Diving in to Peter Plantec’s Brave New World of Virtual Humans
Peter Plantec is an incredible salesman. He doesn’t desire that you purchase expensive software, specialized hardware or servos and actuators to build ro- bots. He is not attempting to sell you anything more than an idea; the idea that the future interface to the technology which surrounds our lives must be- come more human. He is not seeking to improve the interface to our devices through more easily interpreted affordances, as Norman and Neilsen desire, but by making our interactions with technology more literally human like. He demands that his readers become active participants in building the first gen- eration of this world, and that is what sets Virtual Humans apart from other books imagining the future. You are not alone in this endeavor. fte book along with its accompanying CD contains the necessary software and guided inspiration that you will need to make it happen. ftis is not a book meant to be read casually while curled up in a cozy chair, unless you also have room for a laptop. It is meant to be delved into while at your computer, installing the in- cluded software packages and playing with this technology. It is only through working with the agents, as both user and creator that you can start to appreci- ate the zeal that permeates the author’s words on the subject.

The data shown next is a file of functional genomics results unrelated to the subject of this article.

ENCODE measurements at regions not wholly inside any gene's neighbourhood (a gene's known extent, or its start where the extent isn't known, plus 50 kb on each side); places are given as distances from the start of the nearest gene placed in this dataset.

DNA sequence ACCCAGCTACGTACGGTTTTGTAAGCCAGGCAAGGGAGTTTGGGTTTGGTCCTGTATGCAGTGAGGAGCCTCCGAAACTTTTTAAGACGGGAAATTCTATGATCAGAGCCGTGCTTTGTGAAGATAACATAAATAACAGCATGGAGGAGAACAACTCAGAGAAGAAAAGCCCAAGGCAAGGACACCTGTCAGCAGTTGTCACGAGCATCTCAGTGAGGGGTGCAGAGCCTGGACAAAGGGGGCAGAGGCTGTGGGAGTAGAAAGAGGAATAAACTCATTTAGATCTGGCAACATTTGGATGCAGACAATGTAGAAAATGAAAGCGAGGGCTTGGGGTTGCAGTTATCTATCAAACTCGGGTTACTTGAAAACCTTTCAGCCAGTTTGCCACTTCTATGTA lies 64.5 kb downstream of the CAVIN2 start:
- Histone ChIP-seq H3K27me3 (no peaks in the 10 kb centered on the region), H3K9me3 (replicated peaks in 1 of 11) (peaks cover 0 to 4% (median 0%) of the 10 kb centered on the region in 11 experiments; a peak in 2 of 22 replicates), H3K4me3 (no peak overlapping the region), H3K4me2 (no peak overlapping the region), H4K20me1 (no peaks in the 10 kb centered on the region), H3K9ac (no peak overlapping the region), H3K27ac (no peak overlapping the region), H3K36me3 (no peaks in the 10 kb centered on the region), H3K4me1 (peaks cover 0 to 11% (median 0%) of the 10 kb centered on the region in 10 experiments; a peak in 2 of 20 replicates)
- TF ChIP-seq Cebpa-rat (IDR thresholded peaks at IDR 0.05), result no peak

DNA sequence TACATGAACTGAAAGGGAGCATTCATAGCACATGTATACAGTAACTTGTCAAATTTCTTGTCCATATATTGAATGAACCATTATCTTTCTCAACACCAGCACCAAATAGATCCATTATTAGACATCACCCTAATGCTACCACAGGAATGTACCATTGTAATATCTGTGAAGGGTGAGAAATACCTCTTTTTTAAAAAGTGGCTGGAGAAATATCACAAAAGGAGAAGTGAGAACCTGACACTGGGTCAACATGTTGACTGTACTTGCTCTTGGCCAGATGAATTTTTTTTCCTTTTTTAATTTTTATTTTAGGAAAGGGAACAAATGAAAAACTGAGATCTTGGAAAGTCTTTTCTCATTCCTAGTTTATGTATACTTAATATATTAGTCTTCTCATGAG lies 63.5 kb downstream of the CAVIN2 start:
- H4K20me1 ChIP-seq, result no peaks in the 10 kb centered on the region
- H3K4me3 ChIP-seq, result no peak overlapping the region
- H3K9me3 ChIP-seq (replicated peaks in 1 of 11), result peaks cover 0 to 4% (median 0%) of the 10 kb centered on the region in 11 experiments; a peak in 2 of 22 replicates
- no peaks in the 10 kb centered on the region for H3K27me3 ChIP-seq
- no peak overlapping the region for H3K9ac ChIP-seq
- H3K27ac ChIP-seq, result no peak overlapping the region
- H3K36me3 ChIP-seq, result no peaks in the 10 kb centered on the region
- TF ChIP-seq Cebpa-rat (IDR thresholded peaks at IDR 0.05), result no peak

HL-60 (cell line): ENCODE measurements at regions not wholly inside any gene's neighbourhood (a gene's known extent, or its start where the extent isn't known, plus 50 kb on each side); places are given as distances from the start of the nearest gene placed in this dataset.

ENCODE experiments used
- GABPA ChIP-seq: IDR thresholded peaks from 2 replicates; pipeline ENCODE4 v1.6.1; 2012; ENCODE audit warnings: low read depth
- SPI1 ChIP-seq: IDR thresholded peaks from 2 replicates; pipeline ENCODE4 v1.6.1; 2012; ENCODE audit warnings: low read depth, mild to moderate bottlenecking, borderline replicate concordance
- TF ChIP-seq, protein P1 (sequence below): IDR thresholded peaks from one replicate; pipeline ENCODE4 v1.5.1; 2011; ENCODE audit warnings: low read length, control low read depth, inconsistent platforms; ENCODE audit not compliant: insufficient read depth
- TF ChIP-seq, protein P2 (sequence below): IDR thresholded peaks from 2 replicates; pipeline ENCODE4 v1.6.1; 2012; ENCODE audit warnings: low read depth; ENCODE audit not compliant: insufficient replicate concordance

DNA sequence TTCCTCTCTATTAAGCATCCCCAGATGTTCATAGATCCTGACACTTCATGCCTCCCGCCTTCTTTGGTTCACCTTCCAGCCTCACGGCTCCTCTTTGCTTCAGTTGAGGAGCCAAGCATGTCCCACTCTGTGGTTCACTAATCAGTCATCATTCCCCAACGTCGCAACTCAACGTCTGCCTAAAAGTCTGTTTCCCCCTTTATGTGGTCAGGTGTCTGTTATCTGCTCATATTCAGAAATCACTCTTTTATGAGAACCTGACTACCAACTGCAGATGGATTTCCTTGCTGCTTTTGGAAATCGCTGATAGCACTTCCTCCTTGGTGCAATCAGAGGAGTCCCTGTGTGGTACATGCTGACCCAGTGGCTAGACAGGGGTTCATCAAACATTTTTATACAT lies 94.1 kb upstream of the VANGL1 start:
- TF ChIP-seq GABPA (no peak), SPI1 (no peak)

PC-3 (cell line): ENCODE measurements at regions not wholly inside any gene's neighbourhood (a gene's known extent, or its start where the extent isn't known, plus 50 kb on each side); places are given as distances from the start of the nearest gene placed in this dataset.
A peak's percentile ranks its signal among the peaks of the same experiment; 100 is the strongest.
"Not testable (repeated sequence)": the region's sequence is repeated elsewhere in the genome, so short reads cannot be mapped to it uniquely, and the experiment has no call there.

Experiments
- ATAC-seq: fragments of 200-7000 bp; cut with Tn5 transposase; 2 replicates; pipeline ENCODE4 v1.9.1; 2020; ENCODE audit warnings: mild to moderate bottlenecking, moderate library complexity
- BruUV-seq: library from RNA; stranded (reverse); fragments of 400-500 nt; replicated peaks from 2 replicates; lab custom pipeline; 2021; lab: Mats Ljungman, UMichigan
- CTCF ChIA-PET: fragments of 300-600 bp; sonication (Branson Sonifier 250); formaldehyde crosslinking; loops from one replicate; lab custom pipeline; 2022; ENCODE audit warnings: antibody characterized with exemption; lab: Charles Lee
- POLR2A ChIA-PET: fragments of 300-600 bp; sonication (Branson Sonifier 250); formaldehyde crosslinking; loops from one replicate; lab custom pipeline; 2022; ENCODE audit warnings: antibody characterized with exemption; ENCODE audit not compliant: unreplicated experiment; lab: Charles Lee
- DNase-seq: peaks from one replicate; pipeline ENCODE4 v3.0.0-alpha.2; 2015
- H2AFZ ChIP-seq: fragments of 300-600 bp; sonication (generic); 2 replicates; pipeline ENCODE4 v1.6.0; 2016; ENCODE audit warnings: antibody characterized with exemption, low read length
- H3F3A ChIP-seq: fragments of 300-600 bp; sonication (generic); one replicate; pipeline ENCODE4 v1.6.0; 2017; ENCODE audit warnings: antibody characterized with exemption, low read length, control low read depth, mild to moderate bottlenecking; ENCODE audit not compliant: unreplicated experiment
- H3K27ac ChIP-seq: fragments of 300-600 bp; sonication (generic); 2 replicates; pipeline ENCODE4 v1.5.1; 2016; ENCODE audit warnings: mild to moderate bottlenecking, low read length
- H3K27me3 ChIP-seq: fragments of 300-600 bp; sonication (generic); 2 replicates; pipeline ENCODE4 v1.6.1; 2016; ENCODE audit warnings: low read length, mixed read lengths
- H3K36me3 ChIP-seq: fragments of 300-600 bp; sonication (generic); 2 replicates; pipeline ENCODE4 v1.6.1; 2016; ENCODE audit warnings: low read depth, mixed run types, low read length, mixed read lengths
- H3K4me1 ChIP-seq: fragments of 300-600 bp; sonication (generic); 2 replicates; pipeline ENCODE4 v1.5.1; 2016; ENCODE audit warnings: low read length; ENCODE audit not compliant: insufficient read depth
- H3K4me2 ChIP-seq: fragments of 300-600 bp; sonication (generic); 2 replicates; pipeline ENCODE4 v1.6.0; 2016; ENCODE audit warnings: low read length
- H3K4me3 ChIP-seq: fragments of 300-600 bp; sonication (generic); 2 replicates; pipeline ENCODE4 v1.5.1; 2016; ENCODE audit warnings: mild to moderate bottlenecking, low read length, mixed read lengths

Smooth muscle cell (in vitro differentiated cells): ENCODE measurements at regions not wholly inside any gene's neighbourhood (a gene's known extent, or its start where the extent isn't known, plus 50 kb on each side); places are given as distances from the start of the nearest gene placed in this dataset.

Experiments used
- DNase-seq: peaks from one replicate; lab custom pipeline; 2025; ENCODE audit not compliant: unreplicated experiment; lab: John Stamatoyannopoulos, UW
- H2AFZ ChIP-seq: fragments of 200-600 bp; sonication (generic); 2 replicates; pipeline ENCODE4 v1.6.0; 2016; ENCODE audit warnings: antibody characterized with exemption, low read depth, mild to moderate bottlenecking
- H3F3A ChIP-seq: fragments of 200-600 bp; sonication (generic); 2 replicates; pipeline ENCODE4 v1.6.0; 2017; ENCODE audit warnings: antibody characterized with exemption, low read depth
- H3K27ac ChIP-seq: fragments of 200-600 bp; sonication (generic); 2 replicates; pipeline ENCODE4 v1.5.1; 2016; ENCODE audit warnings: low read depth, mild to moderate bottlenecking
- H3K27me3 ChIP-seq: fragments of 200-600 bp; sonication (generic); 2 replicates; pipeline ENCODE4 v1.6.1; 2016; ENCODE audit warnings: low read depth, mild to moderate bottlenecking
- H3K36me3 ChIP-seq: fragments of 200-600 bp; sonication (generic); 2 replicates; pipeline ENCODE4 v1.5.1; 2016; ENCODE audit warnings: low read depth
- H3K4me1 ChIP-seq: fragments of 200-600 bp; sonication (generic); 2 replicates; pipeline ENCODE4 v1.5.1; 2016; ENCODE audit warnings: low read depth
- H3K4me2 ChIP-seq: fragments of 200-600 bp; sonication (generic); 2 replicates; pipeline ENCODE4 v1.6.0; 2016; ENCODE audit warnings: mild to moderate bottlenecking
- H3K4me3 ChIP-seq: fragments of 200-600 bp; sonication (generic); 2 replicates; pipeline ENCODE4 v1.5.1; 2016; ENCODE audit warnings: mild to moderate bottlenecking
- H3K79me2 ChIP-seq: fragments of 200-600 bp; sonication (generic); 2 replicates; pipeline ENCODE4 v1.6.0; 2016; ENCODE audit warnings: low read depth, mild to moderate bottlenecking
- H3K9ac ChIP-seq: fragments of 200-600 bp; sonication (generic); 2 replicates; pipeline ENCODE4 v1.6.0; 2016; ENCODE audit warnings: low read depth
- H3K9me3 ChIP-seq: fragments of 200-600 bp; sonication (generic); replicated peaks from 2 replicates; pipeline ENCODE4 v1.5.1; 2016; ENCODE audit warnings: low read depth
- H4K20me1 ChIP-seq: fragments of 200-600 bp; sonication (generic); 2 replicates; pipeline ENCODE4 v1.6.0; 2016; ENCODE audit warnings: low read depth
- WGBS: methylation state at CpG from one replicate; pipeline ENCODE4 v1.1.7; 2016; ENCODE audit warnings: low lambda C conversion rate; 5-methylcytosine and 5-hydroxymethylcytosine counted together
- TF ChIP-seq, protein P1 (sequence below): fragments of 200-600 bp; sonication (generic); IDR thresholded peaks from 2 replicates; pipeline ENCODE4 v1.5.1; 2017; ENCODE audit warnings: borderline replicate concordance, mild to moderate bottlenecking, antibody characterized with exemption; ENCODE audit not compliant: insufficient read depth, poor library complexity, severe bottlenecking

fte foundation of this work is the realization that it is not presently possible to create anything on the order of a true personality or intelligence. Furthermore, given current research into the quantum nature of consciousness(Plantec, 2003), and the incredible complexity of our language faculties (Pinker 1999), the likelihood of ever being able to accomplish this task is slim. fte author permits, in fact encourages, his readers to skip over sections of this chapter to prevent them from getting bogged down early in the book. My admonition to you is to ignore this advice and to cling to the argument presented, by your fingernails if need be. fte argument is difficult, but it has a remarkable liber- ating effect. Since there is no way to realize an actual virtual consciousness we are free to employ artifice instead.
fte bulk of the book focuses on the incredible complexity of developing “the illusion or personality”. fte face we present to the world is a product of genet- ics combined with an amalgamation of all of the experiences of our lives and our choices in dealing with the events, big and small. ftrough our experiences we possess a shared vocabulary that transcends language, knowledge of cultural idioms, capacity for empathy, knowledge of how to emote, how to behave and self censor as situations warrant.